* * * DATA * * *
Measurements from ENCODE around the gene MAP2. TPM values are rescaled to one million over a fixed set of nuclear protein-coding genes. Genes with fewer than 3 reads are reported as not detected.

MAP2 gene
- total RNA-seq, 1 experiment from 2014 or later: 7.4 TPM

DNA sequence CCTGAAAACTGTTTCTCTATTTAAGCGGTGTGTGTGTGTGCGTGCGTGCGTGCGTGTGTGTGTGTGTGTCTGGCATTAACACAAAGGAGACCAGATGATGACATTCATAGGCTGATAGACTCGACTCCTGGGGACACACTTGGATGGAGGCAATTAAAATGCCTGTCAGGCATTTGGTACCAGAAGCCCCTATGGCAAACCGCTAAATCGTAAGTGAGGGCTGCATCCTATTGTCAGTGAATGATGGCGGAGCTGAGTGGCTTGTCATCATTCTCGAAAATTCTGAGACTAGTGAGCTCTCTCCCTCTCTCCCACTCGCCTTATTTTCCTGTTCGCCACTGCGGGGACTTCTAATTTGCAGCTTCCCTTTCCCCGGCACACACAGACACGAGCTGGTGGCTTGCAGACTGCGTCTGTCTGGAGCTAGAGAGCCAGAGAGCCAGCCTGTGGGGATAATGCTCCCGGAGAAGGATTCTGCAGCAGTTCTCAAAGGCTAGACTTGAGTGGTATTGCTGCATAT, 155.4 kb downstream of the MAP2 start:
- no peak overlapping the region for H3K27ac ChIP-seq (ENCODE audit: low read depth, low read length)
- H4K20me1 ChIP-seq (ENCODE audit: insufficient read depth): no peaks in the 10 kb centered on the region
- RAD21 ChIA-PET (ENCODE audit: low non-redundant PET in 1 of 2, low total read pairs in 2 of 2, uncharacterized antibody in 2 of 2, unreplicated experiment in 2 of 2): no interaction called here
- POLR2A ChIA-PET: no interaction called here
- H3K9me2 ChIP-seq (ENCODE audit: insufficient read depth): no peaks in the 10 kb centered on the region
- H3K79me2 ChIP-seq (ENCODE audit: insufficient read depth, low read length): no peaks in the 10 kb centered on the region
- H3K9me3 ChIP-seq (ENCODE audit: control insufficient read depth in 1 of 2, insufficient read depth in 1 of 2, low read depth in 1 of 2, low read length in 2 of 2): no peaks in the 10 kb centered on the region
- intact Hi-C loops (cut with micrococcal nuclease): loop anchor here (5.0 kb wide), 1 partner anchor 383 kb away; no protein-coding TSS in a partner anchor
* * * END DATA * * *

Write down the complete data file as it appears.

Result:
Measurements from ENCODE around the gene MAP2. TPM values are rescaled to one million over a fixed set of nuclear protein-coding genes. Genes with fewer than 3 reads are reported as not detected.

MAP2 gene
- total RNA-seq, 1 experiment from 2014 or later: 7.4 TPM

DNA sequence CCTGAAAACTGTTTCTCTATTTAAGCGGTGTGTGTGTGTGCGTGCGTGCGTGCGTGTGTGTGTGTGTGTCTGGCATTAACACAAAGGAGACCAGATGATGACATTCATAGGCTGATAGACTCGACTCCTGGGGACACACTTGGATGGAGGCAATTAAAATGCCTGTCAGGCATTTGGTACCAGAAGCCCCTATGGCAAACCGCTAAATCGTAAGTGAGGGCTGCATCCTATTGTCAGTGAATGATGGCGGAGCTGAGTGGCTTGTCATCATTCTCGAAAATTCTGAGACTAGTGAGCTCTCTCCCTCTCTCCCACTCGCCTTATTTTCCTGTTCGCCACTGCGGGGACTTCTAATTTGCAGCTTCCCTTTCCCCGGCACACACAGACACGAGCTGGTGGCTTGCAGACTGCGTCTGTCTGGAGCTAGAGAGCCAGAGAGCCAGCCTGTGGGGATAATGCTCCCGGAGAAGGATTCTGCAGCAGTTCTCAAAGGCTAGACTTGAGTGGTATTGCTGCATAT, 155.4 kb downstream of the MAP2 start:
- no peak overlapping the region for H3K27ac ChIP-seq (ENCODE audit: low read depth, low read length)
- H4K20me1 ChIP-seq (ENCODE audit: insufficient read depth): no peaks in the 10 kb centered on the region
- RAD21 ChIA-PET (ENCODE audit: low non-redundant PET in 1 of 2, low total read pairs in 2 of 2, uncharacterized antibody in 2 of 2, unreplicated experiment in 2 of 2): no interaction called here
- POLR2A ChIA-PET: no interaction called here
- H3K9me2 ChIP-seq (ENCODE audit: insufficient read depth): no peaks in the 10 kb centered on the region
- H3K79me2 ChIP-seq (ENCODE audit: insufficient read depth, low read length): no peaks in the 10 kb centered on the region
- H3K9me3 ChIP-seq (ENCODE audit: control insufficient read depth in 1 of 2, insufficient read depth in 1 of 2, low read depth in 1 of 2, low read length in 2 of 2): no peaks in the 10 kb centered on the region
- intact Hi-C loops (cut with micrococcal nuclease): loop anchor here (5.0 kb wide), 1 partner anchor 383 kb away; no protein-coding TSS in a partner anchor